When interpreting an arbitration agreement, Michigan courts apply state contract principles to determine the parties’ intent based on the plain and ordinary meaning of the agreement’s language (see Altobelli, 884 N.W.2d at 542; Scodeller v. Compo, 2017 WL 2791452, at *2 (Mich. App. Jun. 27, 2017)).

Waiver
Michigan courts disfavor waiver of the contractual right to arbitrate (see Universal Academy v. Berkshire Dev., Inc., 2017 WL  2664789, at *5 (Mich. App. June 20, 2017); Madison Dist. Pub. Sch. v. Myers, 637 N.W.2d 526, 529 (2001)). A party resisting arbitration based on the other party’s alleged waiver bears a heavy burden of proof and must demonstrate the other party:

  • Knew of its exiting right to arbitrate or compel arbitration.
  • Acted inconsistently with the right to arbitrate.
  • Caused prejudice to the party.

(See Madison Dist., 637 N.W.2d at 529 (citing Burns v. Olde Discount Corp., 538 N.W.2d 686 (1995)).)

A party may waive the right to arbitrate either:

  • Explicitly, by affirmatively stating it will not arbitrate (see Nexteer Auto. Corp. v. Mando Am. Corp., 886 N.W.2d 906, 909 (2016), appeal denied, 891 N.W.2d 474 (2017), reconsideration denied, 894 N.W.2d 550 (Mich. 2017)). 
  • Implicitly, by engaging in court litigation (see Madison Dist., 637 N.W.2d at 529).

The more actively a party participates in litigation, the greater the risk of implicitly waiving the right to arbitrate. A party may implicitly waive its right to arbitrate by failing to demand or assert the right to arbitration when the party, for example:

  • Files pleadings in court.
  • Engages in litigation discovery.

(See Madison Dist., 637 N.W.2d at 529-30, 533.)

 

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@arbitration or chapter 7 Here's the first case they cite in their response. It won't shock you to learn it doesn't support their waiver argument in your case: 

Hurley v. Deutsche Bank Trust Co. Ams., 610 F.3d 334, 339 (6th Cir. 2010).

'"This Court examines arbitration language in a contract in light of the strong federal policy in favor of arbitration, resolving any doubts as to the parties' intentions in favor of arbitration." Id. (citing Great Earth Cos., Inc. v. Simons, 288 F.3d 878 (6th Cir.2002)). Because of the presumption in favor of arbitration under the Federal Arbitration Act,[2] we will not lightly infer a party's waiver of its right to arbitration. O.J. Distrib., Inc. v. Hornell Brewing Co., 340 F.3d 345, 355 (6th Cir. 2003) (quoting Cotton v. Slone, 4 F.3d 176, 179 (2d Cir.1993)). However, a party may waive an agreement to arbitrate by engaging in two courses of conduct: (1) taking actions that are completely inconsistent with any reliance on an arbitration agreement; and (2) "delaying its assertion to such an extent that the opposing party incurs actual prejudice." Id. at 356 (quoting Germany v. River Terminal Ry. Co., 477 F.2d 546, 547 (6th Cir.1973) (per curiam) and citing Doctor's Assocs., Inc. v. Distajo, 107 F.3d 126, 131 (2d Cir.1997)); see also Manasher v. NECC Telecom, 310 Fed.Appx. 804, 806 (6th Cir.2009); Gen. Star Nat'l Ins. Co. v. Administratia Asigurarilor de Stat, 289 F.3d 434, 438 (6th Cir.2002).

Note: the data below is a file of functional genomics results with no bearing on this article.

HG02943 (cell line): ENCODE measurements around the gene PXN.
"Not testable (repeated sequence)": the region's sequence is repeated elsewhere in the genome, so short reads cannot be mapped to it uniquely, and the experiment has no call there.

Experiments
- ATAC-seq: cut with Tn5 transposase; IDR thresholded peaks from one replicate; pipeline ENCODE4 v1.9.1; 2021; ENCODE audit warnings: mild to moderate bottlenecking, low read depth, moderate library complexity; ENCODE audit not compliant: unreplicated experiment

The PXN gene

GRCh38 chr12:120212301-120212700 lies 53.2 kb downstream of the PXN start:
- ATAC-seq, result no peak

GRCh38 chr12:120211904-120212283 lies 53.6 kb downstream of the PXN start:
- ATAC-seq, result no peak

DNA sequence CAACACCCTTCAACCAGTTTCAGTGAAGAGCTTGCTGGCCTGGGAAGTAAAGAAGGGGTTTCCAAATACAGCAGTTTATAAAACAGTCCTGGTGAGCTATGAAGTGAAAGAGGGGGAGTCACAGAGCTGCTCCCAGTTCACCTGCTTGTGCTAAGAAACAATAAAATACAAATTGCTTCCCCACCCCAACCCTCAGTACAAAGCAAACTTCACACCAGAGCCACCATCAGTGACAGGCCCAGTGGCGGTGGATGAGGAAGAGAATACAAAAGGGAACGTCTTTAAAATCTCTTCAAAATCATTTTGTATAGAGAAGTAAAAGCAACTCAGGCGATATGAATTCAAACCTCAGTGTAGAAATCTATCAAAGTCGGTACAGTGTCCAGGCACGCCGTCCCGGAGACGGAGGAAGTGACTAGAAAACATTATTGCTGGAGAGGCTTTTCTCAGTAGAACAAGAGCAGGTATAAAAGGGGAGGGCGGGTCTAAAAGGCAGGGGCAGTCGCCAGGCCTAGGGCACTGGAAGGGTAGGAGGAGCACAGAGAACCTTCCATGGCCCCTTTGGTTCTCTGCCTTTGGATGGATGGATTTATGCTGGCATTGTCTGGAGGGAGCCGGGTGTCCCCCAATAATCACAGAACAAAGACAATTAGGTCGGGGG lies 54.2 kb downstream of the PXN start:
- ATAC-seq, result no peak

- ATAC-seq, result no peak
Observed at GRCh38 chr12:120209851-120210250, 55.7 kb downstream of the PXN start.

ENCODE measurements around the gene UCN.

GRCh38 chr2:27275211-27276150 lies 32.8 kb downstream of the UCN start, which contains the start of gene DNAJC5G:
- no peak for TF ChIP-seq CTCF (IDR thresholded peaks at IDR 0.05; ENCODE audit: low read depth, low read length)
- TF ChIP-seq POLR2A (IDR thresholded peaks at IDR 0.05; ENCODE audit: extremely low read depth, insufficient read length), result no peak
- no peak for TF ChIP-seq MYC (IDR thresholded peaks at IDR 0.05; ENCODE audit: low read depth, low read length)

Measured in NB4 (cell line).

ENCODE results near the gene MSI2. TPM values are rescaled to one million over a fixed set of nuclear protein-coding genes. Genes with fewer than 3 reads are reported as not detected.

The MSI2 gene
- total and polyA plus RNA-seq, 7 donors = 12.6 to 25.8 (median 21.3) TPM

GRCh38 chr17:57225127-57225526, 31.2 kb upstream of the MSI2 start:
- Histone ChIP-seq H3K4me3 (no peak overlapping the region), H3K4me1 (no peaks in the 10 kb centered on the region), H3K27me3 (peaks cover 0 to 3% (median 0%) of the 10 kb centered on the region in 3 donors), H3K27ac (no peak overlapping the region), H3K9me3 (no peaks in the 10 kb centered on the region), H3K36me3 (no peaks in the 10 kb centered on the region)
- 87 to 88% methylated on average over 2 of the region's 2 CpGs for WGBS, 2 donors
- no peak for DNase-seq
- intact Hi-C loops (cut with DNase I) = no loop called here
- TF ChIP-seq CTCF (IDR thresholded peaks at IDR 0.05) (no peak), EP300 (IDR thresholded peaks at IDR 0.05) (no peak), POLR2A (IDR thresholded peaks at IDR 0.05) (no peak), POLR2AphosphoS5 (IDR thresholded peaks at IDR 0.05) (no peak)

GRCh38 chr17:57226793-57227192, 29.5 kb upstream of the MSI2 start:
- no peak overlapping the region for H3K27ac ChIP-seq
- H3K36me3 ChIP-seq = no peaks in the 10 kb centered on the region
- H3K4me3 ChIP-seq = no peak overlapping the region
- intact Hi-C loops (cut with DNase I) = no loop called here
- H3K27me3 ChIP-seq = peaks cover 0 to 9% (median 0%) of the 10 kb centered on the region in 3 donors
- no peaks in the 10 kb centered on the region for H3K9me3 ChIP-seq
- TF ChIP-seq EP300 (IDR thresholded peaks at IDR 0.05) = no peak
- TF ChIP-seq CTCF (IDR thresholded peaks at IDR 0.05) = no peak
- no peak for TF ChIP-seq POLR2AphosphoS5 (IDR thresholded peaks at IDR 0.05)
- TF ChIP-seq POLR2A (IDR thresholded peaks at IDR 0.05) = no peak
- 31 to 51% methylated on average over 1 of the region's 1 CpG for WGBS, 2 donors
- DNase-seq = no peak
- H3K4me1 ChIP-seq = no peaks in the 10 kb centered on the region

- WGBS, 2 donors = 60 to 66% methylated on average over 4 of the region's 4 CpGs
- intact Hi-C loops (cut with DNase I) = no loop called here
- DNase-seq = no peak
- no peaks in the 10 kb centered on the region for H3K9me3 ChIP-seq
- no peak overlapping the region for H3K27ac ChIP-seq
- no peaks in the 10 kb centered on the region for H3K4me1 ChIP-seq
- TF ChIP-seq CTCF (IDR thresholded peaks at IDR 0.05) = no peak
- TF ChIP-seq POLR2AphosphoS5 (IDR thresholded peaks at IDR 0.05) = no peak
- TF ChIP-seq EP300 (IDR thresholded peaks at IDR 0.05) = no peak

339 We find that both factors indicating waiver are present in this case. With regard to the first factor, Defendants have taken actions that are completely inconsistent with any reliance on an arbitration agreement. Over the course of more than two years between when Plaintiffs initiated this lawsuit and when Defendants submitted their motion to compel arbitration, Defendants have consistently and actively litigated this action in court. See Manasher, 310 Fed.Appx. at 806 (holding that the defendant had waived its right to arbitrate "by actively participating in litigation for 339*339 almost a year without asserting that it had a right to arbitration"). Defendants have not only responded to actions taken by Plaintiffs, but they have filed multiple dispositive and non-dispositive motions of their own, including motions to dismiss, motions for summary judgment, and a motion to change venue. By filing a motion to change venue, Defendants proactively selected the forum in which they wished to defend against Plaintiffs' claims. As the district court found:

Although this case has been pending in this district for about fifteen months, it dates back to May 2, 2007, when Plaintiffs filed suit in the Eastern District of Michigan. Thus, it has been pending 26 months, during which time Orlans filed two dispositive motions, joined in Deutsche Bank's motion for change of venue, attended a Rule 16 scheduling conference and a settlement conference, and filed numerous other motions and documents in defense of Plaintiffs' claims. Although Orlans had the mortgage documents since the inception of the lawsuit, it took no action to assert its alleged right to arbitrate until after the Court issued an unfavorable decision in its March 13, 2009, Opinion and Order.

(Dist. Ct. R.E. 189 at 3-4).

In three recent cases, we have held that each defendant waived its right to arbitrate by failing to assert that right in a timely fashion and instead participating in litigation-related activities. In General Star National Insurance Co. v. Administratia Asigurarilor de Stat, this Court held that the defendant waived its right to arbitrate after waiting 17 months before attempting to enforce the arbitration clause. 289 F.3d at 438. The defendant was asserting its purported right to arbitrate in the context of moving to set aside the default judgment that had been entered against the defendant for failing to respond to the complaint. In finding that the defendant had waived its right to arbitrate, we noted that "for 17 months, [the defendant] remained idle while [the plaintiff] incurred the costs associated with this action. [The defendant], moreover, sought arbitration only after the district court had entered a default judgment against it." Id.